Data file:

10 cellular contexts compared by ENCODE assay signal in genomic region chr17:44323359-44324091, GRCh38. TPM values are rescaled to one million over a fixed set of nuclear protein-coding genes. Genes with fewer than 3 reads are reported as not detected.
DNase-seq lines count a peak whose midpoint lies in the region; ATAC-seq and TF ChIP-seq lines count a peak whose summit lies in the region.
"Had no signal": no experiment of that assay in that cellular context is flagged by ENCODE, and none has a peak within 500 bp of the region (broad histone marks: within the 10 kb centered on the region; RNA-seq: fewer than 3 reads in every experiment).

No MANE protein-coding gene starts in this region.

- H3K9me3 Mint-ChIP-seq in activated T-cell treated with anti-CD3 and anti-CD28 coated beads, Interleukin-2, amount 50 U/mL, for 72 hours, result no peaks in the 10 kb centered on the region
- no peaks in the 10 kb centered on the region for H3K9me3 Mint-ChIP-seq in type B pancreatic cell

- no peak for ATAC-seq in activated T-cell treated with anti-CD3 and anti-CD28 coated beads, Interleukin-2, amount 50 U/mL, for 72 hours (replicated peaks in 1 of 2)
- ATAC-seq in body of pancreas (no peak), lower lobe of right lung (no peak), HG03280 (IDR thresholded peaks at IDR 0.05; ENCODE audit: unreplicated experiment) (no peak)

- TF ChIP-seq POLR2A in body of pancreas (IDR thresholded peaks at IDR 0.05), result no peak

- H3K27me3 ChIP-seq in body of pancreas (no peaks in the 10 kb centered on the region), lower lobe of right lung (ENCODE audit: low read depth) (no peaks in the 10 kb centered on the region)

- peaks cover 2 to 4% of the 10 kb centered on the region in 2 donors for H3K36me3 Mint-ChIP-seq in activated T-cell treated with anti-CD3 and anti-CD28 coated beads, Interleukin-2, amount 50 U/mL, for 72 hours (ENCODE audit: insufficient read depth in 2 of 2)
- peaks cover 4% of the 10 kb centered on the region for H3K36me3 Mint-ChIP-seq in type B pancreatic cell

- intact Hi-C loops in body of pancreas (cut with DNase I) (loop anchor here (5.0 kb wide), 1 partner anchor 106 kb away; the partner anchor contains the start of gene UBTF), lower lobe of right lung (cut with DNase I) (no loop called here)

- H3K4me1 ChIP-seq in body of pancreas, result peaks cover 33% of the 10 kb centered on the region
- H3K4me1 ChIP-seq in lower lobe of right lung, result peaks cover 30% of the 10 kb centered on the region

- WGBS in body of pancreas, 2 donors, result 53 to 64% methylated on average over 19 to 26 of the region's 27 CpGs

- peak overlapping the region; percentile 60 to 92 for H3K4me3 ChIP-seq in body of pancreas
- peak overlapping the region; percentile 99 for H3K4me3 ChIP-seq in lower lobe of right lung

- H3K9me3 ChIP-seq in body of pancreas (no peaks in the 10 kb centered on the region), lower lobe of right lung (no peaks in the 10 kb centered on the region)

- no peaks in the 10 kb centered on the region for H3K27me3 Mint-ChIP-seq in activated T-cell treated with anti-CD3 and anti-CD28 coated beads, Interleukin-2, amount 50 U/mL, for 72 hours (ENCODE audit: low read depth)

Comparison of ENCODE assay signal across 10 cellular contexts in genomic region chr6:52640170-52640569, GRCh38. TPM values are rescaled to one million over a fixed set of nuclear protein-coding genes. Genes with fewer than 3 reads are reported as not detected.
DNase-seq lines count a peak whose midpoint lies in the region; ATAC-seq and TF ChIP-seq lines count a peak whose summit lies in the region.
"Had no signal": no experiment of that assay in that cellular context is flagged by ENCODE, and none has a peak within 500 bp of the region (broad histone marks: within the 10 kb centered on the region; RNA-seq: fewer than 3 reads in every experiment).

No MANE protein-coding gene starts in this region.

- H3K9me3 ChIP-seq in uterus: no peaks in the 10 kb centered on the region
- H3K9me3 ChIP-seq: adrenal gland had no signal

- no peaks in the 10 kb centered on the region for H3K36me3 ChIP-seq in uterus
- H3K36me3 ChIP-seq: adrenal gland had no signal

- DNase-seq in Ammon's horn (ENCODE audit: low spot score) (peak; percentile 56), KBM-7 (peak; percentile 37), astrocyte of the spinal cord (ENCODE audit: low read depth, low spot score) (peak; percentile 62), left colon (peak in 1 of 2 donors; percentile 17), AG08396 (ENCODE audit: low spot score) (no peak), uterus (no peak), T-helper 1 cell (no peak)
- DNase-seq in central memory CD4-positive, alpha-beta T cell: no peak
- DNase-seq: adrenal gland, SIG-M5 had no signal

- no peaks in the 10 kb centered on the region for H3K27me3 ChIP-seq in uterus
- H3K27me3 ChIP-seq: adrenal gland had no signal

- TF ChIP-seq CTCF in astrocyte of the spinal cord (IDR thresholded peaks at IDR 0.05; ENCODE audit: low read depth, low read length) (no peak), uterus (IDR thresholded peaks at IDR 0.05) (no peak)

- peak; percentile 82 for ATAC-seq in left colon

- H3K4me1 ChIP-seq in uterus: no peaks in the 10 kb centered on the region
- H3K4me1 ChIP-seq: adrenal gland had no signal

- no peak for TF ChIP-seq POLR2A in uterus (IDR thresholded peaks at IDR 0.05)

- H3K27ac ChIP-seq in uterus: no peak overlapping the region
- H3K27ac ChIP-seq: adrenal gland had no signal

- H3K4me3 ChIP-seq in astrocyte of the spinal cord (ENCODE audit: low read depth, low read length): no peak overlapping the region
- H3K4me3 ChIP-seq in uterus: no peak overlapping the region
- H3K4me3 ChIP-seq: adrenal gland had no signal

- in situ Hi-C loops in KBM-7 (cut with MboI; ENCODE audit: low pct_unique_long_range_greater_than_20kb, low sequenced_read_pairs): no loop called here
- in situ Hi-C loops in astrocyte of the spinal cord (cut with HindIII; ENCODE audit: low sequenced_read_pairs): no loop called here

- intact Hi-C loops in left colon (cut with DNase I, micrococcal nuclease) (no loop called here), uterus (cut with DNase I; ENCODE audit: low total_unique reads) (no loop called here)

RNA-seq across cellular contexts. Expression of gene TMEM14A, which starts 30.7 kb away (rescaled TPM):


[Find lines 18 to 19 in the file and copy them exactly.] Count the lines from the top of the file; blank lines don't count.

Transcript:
- peak overlapping the region; percentile 99 for H3K4me3 ChIP-seq in lower lobe of right lung

- H3K9me3 ChIP-seq in body of pancreas (no peaks in the 10 kb centered on the region), lower lobe of right lung (no peaks in the 10 kb centered on the region)